CMHA BC is deeply saddened and concerned about recent tragic incidents across Canada, where individuals who were reportedly in the midst of a mental health emergency, died during an encounter with police. We send our care and condolences to the loved ones and community members forever changed by these lives lost.
We also recognize that racism, systemic injustice, the ongoing effects of colonization, and inequitable access to health resources are all profound risk factors in both the lead up to and during a crisis interaction.
The other profound risk factor for tragic outcomes such as these is decades of systemic under-funding for mental health and substance use care, to the point where police have become the de facto mental health, substance use, and social care system. When police respond to a mental health or substance use emergency, knowingly or unknowingly, trained or untrained, the stakes are high. And all too often, these high stakes result in a loss of life, with devastating consequences for everyone involved.
CMHA BC and our community partners have testified at inquiries, drafted policy reports, commented publicly, and worked with police to respond to the moral imperative to improve crisis care. We need a fundamental shift so that police are no longer the default response for a “wellness check” or a mental health or substance use emergency.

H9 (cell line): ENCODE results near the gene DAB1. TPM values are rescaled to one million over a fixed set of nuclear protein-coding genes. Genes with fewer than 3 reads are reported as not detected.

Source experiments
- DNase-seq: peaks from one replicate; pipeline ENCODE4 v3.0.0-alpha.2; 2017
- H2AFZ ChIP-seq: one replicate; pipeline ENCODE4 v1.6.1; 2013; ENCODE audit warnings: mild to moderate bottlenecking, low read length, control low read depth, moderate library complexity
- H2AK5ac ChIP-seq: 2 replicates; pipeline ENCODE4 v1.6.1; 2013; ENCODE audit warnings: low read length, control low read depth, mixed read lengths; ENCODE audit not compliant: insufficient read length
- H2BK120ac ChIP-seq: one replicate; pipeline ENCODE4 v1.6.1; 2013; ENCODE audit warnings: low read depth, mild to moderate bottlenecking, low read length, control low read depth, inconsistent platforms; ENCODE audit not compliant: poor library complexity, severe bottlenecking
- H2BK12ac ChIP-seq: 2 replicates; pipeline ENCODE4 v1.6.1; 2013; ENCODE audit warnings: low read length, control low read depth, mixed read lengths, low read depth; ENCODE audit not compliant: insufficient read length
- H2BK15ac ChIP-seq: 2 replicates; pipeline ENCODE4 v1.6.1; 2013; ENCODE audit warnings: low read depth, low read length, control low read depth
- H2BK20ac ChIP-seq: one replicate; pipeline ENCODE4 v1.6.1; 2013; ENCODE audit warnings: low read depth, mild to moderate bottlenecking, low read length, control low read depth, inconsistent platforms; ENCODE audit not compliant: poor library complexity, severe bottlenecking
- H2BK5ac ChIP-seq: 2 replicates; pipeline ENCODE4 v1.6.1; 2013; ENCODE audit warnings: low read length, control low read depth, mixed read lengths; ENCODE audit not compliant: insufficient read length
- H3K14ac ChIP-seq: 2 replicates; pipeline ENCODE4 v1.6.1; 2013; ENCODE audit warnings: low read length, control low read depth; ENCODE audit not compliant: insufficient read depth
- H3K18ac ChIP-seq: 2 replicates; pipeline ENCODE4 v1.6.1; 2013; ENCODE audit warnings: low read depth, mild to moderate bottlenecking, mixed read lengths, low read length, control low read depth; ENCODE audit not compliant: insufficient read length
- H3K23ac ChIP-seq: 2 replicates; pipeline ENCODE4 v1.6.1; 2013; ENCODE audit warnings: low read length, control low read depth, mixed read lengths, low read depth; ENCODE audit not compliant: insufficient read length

We know that effective crisis care is possible and here are some examples and recommendations for improving emergency crisis response:
- Listen to the experiences of people living with mental health and substance use problems about their encounters with police.
- Invest in community-based mental health sector crisis responses like CAHOOTS.
- Learn from Sweden’s pioneering successes and deploy mental health ambulances.
- Thoroughly evaluate the effectiveness of the Province’s mandatory crisis intervention and de-escalation training for all serving police officers.
- Drive better practice in crisis care and joint planning through a provincial agreement among services and agencies in the care and support of people in crisis.
- Compel police forces to develop and implement rigorous mental health strategies that mandate a proportional response when interacting with a person experiencing a mental health emergency.
A mental health emergency warrants an emergency health response. Transformative investments in our mental health and substance use system and moving away from police as the de facto response to care will all help reduce the likelihood of more devastating and tragic loss of life.
The original post from CMHA British Columbia Division can be found here.